Updated: Sep 10
by Jesse Ratcliffe
As a parish musician, I strive to utilize music that resounds within all the folks in the pews, and to do so I often think outside our Episcopalian resources. A reoccurring goal is to keep the service music fresh. The Sanctus and Fraction Anthem setting we will use for the next several weeks has become a favorite of mine---it uses a familiar tune, Land of Rest, (304 – I Come With Joy and 620 – Jerusalem, My Happy Home) and is accessible to children and adults. This setting is published by the Gregorian Institute of America (GIA), the publisher for Catholic resources.
The story of this melody is quite unique--this American folk tune has roots in Northern England and Scotland and spread throughout the Appalachians by oral tradition. In 1844, a shape-note version of the tune was published in The Sacred Harp and paired with the text O land of rest! for thee I sigh. Shape-note hymnals were the first tools of music education in the Appalachians. Instead of relying predominately on letter note names (A, B, C, D, E, F, G) to be associated with the piano keyboard, singers were taught to rely on their ear by learning solfege syllables (Do, Re, Mi, etc.). Each syllable had a matching shape:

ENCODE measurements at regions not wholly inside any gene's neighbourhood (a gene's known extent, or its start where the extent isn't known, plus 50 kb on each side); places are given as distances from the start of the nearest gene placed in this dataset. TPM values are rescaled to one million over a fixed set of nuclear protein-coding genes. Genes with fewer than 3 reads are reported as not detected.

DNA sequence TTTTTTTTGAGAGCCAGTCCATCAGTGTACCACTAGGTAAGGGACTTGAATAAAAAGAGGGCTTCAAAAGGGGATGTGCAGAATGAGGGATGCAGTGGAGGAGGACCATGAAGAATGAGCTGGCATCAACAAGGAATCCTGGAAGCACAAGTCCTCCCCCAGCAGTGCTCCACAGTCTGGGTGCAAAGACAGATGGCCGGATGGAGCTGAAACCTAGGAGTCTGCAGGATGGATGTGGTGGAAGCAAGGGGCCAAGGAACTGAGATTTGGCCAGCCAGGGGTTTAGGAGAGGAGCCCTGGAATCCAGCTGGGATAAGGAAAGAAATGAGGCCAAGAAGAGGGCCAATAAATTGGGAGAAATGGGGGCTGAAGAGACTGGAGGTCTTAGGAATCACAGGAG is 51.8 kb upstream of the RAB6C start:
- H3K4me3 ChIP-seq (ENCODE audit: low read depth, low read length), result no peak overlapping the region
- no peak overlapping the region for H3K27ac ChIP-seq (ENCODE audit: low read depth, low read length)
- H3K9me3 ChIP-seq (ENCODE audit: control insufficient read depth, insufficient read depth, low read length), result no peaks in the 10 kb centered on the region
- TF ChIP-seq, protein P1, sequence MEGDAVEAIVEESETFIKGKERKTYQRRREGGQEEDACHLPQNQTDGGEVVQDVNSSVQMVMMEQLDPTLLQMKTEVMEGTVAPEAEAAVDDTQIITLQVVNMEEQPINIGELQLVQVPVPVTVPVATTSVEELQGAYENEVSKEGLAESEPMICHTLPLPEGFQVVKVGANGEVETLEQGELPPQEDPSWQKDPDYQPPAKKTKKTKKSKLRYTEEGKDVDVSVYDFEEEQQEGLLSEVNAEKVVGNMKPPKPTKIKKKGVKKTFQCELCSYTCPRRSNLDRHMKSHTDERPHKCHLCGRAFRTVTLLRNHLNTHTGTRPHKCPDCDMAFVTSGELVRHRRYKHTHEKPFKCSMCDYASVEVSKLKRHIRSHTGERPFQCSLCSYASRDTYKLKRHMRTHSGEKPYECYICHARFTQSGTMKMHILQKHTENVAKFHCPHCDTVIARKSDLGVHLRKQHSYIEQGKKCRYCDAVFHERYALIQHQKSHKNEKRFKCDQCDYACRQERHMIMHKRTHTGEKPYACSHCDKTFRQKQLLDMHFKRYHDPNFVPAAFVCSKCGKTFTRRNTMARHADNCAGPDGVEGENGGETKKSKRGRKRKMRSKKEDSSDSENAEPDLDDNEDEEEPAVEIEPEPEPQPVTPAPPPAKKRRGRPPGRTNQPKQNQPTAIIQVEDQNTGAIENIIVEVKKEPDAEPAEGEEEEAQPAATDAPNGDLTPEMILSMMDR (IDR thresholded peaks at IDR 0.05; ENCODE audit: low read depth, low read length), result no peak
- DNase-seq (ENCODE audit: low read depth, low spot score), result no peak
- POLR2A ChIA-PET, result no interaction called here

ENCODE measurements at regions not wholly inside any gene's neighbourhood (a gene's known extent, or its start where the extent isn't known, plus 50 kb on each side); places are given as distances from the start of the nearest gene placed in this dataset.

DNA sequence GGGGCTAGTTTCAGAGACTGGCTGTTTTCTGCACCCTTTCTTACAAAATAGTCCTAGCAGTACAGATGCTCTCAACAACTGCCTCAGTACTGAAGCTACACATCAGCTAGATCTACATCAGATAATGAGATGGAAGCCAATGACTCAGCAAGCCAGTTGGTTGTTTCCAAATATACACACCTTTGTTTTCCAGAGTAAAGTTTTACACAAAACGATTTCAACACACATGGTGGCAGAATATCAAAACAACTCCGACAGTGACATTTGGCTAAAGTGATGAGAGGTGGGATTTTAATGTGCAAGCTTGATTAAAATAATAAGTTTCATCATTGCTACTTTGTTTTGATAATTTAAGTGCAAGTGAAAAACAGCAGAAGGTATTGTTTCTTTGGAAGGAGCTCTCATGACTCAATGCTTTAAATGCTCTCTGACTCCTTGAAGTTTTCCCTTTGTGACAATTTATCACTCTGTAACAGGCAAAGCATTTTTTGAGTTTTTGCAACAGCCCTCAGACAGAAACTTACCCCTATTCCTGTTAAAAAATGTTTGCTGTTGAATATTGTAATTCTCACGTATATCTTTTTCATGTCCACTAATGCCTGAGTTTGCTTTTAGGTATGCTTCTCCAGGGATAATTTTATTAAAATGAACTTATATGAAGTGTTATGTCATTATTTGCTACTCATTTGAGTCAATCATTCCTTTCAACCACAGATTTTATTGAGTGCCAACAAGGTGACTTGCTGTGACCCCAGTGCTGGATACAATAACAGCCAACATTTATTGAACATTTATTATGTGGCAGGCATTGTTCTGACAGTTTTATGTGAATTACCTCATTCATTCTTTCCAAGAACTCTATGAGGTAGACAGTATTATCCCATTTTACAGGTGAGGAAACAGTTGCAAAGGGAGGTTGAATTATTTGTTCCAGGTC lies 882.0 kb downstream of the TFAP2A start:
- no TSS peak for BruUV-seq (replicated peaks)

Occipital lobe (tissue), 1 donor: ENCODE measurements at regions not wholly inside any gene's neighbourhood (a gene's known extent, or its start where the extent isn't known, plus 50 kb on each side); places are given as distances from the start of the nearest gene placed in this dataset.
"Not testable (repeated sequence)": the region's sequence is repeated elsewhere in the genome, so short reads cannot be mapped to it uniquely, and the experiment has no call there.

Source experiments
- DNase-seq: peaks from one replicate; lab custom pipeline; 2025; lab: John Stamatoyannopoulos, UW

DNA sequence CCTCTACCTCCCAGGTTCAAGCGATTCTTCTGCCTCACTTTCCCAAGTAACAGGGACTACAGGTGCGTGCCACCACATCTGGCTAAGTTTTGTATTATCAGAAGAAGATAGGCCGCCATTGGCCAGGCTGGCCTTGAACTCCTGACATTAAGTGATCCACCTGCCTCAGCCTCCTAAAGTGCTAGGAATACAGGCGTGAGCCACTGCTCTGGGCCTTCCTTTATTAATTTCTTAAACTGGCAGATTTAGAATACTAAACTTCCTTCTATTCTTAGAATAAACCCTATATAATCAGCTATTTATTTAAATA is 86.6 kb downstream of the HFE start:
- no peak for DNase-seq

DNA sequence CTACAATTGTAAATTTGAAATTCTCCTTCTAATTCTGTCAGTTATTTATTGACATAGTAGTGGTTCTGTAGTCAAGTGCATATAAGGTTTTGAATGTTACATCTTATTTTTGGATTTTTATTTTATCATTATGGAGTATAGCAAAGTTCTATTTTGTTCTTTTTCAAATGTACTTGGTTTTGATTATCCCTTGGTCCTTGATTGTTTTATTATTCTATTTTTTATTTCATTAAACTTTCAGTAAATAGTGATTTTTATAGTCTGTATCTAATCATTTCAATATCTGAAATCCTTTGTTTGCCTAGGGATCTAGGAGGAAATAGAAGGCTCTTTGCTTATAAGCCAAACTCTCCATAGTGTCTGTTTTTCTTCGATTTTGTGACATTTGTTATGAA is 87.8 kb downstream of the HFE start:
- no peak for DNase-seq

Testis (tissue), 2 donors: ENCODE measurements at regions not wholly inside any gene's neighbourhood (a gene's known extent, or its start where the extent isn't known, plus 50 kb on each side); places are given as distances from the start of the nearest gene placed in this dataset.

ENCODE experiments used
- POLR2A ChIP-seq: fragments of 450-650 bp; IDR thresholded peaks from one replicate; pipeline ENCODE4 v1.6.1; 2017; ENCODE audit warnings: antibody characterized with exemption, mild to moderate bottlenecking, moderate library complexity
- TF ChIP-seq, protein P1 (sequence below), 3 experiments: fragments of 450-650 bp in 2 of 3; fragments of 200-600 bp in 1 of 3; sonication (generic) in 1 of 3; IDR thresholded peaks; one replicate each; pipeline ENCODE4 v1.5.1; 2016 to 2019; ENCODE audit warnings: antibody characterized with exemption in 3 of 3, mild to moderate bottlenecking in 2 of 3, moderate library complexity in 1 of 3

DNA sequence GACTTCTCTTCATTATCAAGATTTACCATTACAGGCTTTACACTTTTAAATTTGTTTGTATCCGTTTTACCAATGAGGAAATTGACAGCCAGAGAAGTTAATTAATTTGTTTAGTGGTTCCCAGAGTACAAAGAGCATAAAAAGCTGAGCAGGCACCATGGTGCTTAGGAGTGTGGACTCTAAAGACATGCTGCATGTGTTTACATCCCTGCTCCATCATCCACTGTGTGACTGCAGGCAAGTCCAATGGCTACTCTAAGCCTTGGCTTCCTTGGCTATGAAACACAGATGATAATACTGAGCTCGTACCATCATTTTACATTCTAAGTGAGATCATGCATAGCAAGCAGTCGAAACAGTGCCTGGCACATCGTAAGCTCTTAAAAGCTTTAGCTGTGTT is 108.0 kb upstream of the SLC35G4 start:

Land of Rest transitioned from a Shape Note and folk tune to a “modern” hymn by the hand of Annabel M. Buchanan (1888-1983), a Texan by birth, whose grandmother sang this tune to her as a child. She harmonized the tune and published it in her Folk Hymns of America (1938). Buchanan published numerous articles on folk traditions of the Appalachian area of the United States. She also lectured widely on this topic and gave recitals of folk music. In 1980, Richard Proulx (1937-2010) a Chicagoan who composed predominately for the Catholic Church and served on the Hymnal 1982 committee, paired an adaption of the Sanctus and Fraction by Marcia Pruner with this old folk tune.